Beyond “motherhood and apple pie”: using research evidence to inform primary health care policy

Nicholas J Glasgow, Beverly M Sibthorpe and Robert Wells
Med J Aust 2005; 183 (2): . || doi: 10.5694/j.1326-5377.2005.tb06939.x
Published online: 18 July 2005

The Australian Primary Health Care Research Institute undertakes and commissions research with the aim of increasing the links between research and policy

“Family, neighborhood, community are apple pie virtues, unassailable and unavoidable in political rhetoric.”1 In primary health care, we have our own rhetoric. The challenges facing the primary health care system are endlessly rehearsed: ageing of the population, management of chronic disease, equity, new technologies and workforce issues are but a few. These challenges are not unique to Australia — they drive reform of primary health care around the world. It is agreed that the goal of this reform is to improve health for individuals and communities, and that public policy on this reform should be in the public good, have clear objectives, be transparently communicated, and be assessable in terms of effectiveness, efficiency and achievements. It should also be informed by research evidence.2,3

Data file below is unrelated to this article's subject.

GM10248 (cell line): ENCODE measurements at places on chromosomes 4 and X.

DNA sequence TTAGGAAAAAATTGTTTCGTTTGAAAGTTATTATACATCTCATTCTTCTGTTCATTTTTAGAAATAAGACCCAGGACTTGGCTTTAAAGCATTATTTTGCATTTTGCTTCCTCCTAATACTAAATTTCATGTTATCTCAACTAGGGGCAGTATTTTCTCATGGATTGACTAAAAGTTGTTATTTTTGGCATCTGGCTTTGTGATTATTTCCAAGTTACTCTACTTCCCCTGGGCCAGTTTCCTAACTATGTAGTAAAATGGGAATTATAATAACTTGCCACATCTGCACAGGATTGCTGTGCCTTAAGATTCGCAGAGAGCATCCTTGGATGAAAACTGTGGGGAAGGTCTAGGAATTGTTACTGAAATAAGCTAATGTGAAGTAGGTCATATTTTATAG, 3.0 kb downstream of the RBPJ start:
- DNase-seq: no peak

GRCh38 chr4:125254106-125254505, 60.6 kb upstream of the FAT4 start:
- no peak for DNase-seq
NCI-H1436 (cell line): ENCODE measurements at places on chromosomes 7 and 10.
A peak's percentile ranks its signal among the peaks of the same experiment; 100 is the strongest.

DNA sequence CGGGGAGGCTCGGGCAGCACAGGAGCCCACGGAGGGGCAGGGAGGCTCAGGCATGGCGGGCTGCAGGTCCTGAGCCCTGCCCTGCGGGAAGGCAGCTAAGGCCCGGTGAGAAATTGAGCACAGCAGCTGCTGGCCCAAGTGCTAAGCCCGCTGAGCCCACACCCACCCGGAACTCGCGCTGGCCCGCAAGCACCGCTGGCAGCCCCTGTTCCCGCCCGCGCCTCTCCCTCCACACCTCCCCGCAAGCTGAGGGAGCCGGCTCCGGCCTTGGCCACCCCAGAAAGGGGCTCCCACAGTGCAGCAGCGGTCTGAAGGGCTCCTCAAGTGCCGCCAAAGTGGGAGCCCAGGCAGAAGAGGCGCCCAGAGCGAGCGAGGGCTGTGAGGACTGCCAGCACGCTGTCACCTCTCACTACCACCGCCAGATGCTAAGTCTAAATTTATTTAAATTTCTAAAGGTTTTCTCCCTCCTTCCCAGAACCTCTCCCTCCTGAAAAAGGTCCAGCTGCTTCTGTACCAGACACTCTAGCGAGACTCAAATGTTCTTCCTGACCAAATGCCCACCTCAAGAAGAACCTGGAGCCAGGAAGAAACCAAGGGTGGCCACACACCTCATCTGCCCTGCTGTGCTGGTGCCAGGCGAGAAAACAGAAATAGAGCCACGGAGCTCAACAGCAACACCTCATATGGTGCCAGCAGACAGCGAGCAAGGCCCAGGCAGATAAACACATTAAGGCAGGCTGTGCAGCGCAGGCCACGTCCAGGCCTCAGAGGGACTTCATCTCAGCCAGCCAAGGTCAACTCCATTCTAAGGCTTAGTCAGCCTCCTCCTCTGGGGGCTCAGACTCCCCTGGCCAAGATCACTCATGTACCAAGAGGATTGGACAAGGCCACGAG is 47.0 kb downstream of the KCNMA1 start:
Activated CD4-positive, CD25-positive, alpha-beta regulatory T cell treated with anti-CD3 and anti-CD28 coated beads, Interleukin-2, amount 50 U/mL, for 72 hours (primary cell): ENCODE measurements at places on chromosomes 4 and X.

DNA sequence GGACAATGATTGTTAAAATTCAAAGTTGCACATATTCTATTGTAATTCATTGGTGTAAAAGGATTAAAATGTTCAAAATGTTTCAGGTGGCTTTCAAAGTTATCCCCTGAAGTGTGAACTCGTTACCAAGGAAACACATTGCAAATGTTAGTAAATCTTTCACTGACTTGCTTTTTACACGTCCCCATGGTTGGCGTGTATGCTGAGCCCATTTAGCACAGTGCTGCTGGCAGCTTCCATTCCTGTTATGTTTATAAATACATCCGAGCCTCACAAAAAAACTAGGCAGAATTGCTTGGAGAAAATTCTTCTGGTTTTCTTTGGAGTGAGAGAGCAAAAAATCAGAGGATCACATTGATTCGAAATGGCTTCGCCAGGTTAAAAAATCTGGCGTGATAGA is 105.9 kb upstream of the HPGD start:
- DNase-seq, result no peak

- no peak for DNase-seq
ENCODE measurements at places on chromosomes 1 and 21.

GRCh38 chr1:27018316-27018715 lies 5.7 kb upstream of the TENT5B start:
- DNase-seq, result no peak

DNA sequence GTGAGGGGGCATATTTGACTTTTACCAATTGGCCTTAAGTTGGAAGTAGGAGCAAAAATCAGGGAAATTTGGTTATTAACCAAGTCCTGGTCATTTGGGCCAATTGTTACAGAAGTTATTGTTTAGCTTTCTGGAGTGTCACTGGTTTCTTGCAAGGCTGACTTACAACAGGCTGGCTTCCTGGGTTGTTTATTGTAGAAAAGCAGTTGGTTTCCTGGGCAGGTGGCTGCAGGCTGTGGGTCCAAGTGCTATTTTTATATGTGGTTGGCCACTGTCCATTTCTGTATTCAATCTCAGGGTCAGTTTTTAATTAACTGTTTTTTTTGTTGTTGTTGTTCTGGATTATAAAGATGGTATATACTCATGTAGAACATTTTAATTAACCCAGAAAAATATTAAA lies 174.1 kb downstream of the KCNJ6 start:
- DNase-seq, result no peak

• Nicholas J Glasgow1
  • Beverly M Sibthorpe2
  • Robert Wells3

  • Australian National University, Canberra, ACT.



remove_circle_outline Delete Author
add_circle_outline Add Author

Do you have any competing interests to declare? *

I/we agree to assign copyright to the Medical Journal of Australia and agree to the Conditions of publication *
I/we agree to the Terms of use of the Medical Journal of Australia *
Email me when people comment on this article

Online responses are no longer available. Please refer to our instructions for authors page for more information.